The 2018 APS-EPS Landau-Spitzer Award on the Physics of Plasmas

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 J. Ongena    26-09-2018     Leggi in PDF

The 2018 APS/EPS Landau-Spitzer Award on the Physics of Plasmas

The four winners of the Landau-Spitzer Award 2018 From left to right : Yegven Kazakov, Jef Ongena (with the interior of JET in the background), Steven Wukitch, John Wright (with the interior of Alcator C-Mod in the background).
Acknowledgements (pictures supplied in separate high resolution files):
For the left picture : S. Kirtz, IEK-4, Forschungszentrum Jülich, Germany
For the right picture : P. Rivenberg, Plasma Science and Fusion Centre, MIT, Boston, USA.

For the development of the new and highly efficient 3-ion heating scenario for heating of fusion plasmas using Ion Cyclotron Resonant Heating (ICRH), the joint team consisting of Yevgen Kazakov and Jef Ongena, from LPP-ERM/KMS (Brussels, Belgium) and John Wright and Steven Wuktich from the Alcator C-Mod group at MIT (Boston, USA) received last July the prestigious Landau-Spitzer Award "for experimental verification, through collaborative experiments, of a novel and highly efficient ion cyclotron resonance heating scenario for plasma heating and generation of energetic ions in magnetic fusion devices". The award recognizes an individual or group of researchers for outstanding theoretical, experimental or technical contributions in plasma physics, and for advancing the collaboration and unity between the European Union (EU) and the United States of America (USA) by joint research, or research that advances knowledge which benefits the EU and USA communities in a unique way.

The efficiency of the theoretically derived new ICRH scenario was demonstrated by accelerating a small amount of 3He ions in a plasma containing 80%H and 20%D on the largest tokamak in the world JET (Joint European Torus, Culham, UK) and the high magnetic field tokamak Alcator C-Mod (MIT, Boston, USA). The presence of 3He ions with MeV-range energies was confirmed using several fast-ion diagnostics on both devices. Effective plasma heating was also seen, as a result of the slowing-down of the fast 3He ions. Three-ion heating scenarios open promising new avenues for the application of ICRH in present and future fusion devices as e.g. ITER and DEMO. The common work resulted in a joint publication in the Nature Physics issue of October 2017. The physical mechanisms that underpin this heating technique also provide a simple explanation for the existence of solar flares with a high 3He abundance. The efficiency of the method was also recently shown on a third fusion device, the tokamak ASDEX Upgrade in Garching, Germany.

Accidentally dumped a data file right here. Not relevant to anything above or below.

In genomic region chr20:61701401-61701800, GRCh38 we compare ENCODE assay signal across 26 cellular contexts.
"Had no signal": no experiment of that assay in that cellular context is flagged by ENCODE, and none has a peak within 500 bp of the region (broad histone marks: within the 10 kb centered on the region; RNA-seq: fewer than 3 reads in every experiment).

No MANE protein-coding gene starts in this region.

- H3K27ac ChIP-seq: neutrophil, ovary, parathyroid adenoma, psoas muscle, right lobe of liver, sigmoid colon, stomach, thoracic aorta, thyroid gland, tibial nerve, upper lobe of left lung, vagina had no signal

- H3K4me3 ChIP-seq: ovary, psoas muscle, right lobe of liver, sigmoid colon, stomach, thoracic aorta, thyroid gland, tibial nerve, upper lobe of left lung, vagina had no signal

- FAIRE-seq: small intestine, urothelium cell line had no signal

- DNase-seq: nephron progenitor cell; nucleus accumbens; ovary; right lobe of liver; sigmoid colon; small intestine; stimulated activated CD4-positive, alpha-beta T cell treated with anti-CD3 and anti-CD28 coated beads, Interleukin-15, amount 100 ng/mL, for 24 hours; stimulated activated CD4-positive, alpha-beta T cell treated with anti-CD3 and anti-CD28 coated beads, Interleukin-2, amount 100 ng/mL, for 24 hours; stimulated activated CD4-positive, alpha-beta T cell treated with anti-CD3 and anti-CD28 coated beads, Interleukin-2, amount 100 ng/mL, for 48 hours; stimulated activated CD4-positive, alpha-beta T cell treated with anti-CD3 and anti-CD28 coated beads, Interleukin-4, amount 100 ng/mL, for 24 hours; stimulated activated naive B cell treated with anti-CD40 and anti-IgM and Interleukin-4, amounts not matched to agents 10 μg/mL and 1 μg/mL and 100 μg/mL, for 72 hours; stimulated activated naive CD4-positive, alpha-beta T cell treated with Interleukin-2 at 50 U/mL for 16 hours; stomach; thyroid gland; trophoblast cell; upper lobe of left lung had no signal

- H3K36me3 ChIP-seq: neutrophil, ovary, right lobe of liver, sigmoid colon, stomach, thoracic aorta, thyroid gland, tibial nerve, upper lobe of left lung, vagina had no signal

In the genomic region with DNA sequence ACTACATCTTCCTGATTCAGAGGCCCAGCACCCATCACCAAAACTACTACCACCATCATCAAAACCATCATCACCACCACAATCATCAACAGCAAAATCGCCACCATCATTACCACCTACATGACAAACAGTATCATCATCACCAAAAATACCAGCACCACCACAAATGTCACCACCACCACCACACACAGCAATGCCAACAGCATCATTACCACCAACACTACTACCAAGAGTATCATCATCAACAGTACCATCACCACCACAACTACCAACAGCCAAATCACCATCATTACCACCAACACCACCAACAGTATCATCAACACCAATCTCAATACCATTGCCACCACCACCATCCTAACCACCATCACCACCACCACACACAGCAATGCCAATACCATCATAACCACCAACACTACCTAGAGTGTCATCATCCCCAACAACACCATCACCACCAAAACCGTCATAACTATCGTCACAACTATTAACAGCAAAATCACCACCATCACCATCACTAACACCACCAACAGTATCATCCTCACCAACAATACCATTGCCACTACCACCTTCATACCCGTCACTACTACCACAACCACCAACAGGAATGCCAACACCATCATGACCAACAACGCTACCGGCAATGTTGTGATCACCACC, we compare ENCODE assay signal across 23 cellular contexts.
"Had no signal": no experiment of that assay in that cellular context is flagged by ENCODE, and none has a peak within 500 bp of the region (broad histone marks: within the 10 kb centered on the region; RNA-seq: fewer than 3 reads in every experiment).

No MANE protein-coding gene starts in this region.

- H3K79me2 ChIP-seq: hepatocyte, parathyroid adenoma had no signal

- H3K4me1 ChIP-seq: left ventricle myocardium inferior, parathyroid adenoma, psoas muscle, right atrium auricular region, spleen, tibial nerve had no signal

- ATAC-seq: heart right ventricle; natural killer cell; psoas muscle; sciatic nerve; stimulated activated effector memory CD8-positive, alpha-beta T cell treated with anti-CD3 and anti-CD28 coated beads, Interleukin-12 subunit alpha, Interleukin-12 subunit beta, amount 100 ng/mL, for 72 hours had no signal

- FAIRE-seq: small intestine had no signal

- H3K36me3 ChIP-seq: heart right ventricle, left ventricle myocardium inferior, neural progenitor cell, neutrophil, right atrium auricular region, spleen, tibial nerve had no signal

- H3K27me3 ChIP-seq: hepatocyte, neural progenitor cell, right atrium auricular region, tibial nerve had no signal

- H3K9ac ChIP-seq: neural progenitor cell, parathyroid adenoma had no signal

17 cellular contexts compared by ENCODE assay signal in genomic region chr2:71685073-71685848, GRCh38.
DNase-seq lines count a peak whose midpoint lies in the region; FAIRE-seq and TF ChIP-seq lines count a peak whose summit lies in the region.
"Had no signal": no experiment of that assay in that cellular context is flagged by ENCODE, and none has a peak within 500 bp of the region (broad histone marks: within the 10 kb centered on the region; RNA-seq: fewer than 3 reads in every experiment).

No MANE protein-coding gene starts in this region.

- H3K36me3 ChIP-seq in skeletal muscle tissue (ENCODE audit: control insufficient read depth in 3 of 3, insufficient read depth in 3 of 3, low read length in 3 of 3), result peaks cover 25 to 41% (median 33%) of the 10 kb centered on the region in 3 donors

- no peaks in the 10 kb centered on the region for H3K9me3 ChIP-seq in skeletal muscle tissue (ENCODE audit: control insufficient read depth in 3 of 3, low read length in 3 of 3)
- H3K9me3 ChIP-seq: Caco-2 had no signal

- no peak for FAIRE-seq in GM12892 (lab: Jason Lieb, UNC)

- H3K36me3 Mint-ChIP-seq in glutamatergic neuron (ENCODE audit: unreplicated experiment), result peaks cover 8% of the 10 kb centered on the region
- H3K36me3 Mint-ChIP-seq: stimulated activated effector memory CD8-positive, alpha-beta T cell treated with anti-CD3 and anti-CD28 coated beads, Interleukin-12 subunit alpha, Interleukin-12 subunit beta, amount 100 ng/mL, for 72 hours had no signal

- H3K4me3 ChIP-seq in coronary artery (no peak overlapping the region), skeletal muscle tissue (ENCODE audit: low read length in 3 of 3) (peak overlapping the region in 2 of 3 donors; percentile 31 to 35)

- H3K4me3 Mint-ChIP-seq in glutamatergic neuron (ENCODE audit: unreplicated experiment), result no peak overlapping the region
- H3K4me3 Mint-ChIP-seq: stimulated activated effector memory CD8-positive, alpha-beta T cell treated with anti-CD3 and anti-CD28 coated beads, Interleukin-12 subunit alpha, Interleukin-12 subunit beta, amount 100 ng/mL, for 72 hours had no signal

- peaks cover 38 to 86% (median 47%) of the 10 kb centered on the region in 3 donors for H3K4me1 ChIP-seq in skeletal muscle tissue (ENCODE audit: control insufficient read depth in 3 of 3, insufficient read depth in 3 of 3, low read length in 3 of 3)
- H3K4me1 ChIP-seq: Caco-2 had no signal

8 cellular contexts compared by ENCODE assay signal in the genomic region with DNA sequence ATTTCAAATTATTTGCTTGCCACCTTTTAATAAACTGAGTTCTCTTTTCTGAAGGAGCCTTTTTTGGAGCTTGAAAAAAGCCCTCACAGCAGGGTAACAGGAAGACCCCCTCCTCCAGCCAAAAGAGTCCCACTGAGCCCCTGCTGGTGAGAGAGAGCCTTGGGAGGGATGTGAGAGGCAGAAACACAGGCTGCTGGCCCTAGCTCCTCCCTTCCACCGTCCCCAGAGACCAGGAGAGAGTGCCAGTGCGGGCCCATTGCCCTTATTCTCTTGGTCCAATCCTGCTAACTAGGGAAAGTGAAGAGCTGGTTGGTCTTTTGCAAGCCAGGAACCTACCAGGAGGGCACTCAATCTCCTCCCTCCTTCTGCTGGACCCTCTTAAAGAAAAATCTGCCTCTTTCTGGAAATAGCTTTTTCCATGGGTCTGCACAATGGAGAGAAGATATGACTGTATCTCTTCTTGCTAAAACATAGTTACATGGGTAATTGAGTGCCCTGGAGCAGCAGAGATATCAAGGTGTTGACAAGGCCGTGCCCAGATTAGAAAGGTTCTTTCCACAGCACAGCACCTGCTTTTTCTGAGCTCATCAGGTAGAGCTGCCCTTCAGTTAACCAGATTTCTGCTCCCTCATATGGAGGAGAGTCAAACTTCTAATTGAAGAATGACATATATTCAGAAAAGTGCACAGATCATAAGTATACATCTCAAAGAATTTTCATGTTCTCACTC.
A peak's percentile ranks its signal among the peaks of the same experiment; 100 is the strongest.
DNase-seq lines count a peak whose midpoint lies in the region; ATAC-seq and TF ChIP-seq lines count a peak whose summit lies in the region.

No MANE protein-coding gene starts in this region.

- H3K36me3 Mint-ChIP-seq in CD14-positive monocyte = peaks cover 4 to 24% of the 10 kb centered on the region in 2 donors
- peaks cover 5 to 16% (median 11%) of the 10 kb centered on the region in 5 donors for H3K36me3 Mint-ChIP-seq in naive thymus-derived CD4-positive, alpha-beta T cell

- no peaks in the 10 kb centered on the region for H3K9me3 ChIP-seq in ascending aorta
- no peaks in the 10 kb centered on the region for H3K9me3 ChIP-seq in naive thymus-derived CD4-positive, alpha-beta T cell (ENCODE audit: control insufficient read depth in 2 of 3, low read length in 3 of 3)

The developed technique is relevant for heating various multi-ion plasmas containing not only hydrogen or helium isotopes but also so-called intrinsic impurity ions that are anyhow present in the plasma. Further experiments are planned in the coming months on JET and ASDEX Upgrade in view of promising applications of the novel scenario in future JET D-T experiments and in ITER. For instance, three-ion schemes in 4He-H plasmas offer new possibilities for ITER half and full field operations and for H-Mode access studies during the non-active phase of ITER; intrinsic 9Be ions can be used as a resonant species for ICRH startup phases in 50%D-50%T plasmas and thus reduce the need for scarce and expensive 3He in ITER; acceleration of fast D or T ions from the Neutral Beam Injectors (NBI) to higher energies in synergetic ICRH+NBI three-ion heating scenarios can contribute to maximizing the steady-state Q-value and boosting the fusion performance in future D-T experiments on JET. These examples illustrate the large range of applications of the new ICRH scenario and its potential to contribute to the development of fusion energy.